Jensen wrote:I am no expert on Thatcher, UK policy or the 70’s. However, I have paid my share of tax over the years. I’d like to submit some rebuttals to the 4 issues presented in the OP.

1) Under a flat tax rate, you still don’t see the full benefit of extra income. For every £10 extra you earn per year, you only see maybe £8 under a 20% flat tax system. So if only seeing a fraction of the benefit is a disincentive to work, then it’s not an argument as to why you would choose a flat tax system over progressive tax.
People are only disincentivised to work if the reduced amount of benefit is outweighed by the extra costs incurred in securing the higher pay (travel costs, childcare costs, emotional costs). But this is a product of their individual situation, not the tax system. Even under a flat tax system, if I have an opportunity to earn £10k extra salary which is £6k after tax, I still need to weigh that £6k against what it costs me. So again, if you’re disincentivised, it’s not a result of a progressive tax system.
Generally speaking, I would not agree that this is clearly bad on a personal level. If I earn more salary, I keep more money after tax and I am still motivated to maximise my added value.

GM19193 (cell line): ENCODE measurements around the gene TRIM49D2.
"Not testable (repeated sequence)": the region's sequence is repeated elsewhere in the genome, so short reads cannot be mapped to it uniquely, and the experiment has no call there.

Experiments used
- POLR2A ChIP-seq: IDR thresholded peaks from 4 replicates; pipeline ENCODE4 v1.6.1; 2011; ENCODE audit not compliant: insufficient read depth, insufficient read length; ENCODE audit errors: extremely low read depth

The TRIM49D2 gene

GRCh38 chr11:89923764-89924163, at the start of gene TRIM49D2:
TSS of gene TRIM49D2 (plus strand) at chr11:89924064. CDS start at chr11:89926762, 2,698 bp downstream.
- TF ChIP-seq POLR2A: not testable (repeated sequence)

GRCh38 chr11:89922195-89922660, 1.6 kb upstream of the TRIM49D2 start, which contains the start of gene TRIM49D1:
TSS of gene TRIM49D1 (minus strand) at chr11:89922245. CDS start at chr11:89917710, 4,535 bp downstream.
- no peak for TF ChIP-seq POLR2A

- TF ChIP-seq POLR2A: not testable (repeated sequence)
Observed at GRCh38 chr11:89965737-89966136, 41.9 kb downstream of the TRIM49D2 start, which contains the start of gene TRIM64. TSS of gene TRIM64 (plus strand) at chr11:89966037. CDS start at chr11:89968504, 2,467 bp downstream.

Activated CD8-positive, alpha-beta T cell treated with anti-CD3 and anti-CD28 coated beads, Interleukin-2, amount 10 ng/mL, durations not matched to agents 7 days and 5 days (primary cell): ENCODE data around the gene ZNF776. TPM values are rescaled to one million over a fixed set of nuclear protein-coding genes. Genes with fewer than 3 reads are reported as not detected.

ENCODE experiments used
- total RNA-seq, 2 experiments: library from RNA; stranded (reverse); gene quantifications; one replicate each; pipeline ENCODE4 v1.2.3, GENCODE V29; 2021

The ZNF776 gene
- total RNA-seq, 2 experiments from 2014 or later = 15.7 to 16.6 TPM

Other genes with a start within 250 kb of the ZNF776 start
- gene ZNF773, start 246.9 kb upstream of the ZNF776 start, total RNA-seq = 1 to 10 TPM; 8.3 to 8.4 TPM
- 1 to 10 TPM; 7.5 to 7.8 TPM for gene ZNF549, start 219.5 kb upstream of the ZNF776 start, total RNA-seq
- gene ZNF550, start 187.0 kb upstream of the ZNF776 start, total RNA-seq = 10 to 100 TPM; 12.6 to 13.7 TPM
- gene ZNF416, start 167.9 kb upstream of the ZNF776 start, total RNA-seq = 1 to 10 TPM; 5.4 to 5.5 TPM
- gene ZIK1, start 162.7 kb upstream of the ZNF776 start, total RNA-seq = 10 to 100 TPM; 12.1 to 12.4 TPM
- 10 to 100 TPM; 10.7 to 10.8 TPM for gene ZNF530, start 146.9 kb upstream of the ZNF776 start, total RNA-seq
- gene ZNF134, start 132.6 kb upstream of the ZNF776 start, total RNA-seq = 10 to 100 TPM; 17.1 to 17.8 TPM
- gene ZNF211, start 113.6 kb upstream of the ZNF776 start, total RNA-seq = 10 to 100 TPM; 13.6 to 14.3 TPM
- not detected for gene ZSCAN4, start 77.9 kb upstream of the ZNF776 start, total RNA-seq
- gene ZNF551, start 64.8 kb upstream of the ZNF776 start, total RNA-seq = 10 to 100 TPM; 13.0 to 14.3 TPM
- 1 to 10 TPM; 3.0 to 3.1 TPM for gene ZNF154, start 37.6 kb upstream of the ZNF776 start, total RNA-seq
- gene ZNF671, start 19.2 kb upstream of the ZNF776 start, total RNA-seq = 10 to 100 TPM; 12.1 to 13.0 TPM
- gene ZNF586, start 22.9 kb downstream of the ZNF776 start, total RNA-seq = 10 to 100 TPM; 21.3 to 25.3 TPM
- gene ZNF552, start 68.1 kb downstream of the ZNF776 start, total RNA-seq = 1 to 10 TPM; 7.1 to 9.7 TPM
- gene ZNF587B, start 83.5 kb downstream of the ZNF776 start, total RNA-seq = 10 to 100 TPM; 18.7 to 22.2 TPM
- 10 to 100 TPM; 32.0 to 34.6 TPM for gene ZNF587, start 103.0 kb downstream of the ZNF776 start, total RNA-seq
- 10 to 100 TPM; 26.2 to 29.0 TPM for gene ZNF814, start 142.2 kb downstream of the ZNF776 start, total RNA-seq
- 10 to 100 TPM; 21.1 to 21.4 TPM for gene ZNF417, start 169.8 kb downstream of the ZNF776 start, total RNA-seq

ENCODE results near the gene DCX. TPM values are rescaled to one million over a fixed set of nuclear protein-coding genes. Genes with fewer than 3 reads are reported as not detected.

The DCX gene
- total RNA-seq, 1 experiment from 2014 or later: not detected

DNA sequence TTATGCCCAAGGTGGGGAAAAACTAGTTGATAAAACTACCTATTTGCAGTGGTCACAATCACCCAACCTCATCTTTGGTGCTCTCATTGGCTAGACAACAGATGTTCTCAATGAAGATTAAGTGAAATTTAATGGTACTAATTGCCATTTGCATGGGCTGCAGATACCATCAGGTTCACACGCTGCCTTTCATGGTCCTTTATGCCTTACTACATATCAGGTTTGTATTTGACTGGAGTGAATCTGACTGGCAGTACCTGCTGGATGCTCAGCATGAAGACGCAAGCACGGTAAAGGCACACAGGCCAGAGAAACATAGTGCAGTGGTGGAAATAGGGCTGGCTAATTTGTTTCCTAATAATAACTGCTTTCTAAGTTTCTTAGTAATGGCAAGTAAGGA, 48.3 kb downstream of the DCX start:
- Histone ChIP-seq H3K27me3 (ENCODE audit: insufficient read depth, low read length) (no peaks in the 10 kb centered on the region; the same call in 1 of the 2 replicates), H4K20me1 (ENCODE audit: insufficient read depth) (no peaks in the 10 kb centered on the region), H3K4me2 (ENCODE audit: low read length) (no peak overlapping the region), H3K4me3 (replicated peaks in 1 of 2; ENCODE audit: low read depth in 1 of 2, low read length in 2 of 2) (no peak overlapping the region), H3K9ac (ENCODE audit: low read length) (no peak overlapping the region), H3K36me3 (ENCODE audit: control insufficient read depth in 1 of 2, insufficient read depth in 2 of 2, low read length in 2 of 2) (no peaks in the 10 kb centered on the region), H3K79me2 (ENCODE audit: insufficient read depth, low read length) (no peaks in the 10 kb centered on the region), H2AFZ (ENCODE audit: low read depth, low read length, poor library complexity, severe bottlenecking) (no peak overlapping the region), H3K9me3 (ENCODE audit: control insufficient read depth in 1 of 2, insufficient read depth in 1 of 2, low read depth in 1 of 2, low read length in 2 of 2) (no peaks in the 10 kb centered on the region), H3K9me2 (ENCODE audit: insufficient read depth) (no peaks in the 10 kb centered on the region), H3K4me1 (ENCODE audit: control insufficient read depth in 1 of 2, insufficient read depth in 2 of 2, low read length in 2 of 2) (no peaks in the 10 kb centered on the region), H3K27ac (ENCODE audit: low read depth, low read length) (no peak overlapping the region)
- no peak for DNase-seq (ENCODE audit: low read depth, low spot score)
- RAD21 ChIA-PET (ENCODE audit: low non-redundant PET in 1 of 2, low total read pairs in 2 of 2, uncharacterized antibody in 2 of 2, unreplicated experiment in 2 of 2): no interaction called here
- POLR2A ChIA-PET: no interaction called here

2) Begin with a scenario where flat tax is levied at say 30% of income. At this point, governments who currently use a progressive tax system would say something along the lines of “people earning below £XXX can’t really afford that level of tax so we’re going to introduce tax breaks for them”. Or they may offer healthcare rebates, cheaper childcare, or some sort of financial relief for low income earners. Well if you’re going to do that, you may as well implement a progressive tax system to begin with to get closer to the amount of tax you wanted to extract from them in the first place. To me, this looks like helping out those in need rather than punishing the people on higher incomes.

Further to this, if someone on low income has £10 extra, they are likely to spend it on food, rent, commodities, widgets or something they need. This injects money back into the economy and helps the profits of the companies they buy things from. Those companies are generally owned by people on higher incomes. Meanwhile, if the FTSE 100 CEO on 2.4m gets a pay rise to 2.7m, what do they do with the extra £300,000? Most of it just sits in their bank account to earn more interest. So maybe the “syntax” is just enforced reinjection of money into the economy.